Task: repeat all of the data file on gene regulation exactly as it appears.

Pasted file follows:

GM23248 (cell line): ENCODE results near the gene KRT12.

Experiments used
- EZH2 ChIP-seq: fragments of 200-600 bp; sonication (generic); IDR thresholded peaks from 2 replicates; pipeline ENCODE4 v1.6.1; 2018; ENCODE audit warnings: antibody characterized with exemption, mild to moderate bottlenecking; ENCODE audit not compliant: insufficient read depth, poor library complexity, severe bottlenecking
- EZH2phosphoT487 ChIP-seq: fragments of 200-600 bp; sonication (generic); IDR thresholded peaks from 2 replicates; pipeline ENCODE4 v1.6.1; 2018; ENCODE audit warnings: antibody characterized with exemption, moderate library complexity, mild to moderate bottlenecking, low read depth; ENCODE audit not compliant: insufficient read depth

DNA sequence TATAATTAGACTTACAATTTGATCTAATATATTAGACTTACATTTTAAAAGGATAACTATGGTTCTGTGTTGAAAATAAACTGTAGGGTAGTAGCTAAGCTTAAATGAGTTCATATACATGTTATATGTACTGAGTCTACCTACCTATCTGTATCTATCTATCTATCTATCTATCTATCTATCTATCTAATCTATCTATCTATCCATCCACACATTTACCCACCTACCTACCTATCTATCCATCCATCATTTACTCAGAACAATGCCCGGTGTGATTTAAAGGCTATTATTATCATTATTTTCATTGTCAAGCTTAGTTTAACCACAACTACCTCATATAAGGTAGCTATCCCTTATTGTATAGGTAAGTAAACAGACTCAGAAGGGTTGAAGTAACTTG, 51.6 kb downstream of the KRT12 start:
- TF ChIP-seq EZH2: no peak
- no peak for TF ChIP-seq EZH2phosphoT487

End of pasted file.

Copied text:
GM23248 (cell line): ENCODE results near the gene KRT12.

Experiments used
- EZH2 ChIP-seq: fragments of 200-600 bp; sonication (generic); IDR thresholded peaks from 2 replicates; pipeline ENCODE4 v1.6.1; 2018; ENCODE audit warnings: antibody characterized with exemption, mild to moderate bottlenecking; ENCODE audit not compliant: insufficient read depth, poor library complexity, severe bottlenecking
- EZH2phosphoT487 ChIP-seq: fragments of 200-600 bp; sonication (generic); IDR thresholded peaks from 2 replicates; pipeline ENCODE4 v1.6.1; 2018; ENCODE audit warnings: antibody characterized with exemption, moderate library complexity, mild to moderate bottlenecking, low read depth; ENCODE audit not compliant: insufficient read depth

DNA sequence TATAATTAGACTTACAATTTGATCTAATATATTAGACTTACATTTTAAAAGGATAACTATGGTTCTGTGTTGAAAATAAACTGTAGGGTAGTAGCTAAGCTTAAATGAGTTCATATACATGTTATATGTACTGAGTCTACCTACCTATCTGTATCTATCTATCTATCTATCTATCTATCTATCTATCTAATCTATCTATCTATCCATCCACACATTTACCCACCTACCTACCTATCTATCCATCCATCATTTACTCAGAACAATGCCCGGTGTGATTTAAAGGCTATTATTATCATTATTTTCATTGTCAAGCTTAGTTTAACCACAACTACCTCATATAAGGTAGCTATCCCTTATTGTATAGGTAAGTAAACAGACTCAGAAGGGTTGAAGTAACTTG, 51.6 kb downstream of the KRT12 start:
- TF ChIP-seq EZH2: no peak
- no peak for TF ChIP-seq EZH2phosphoT487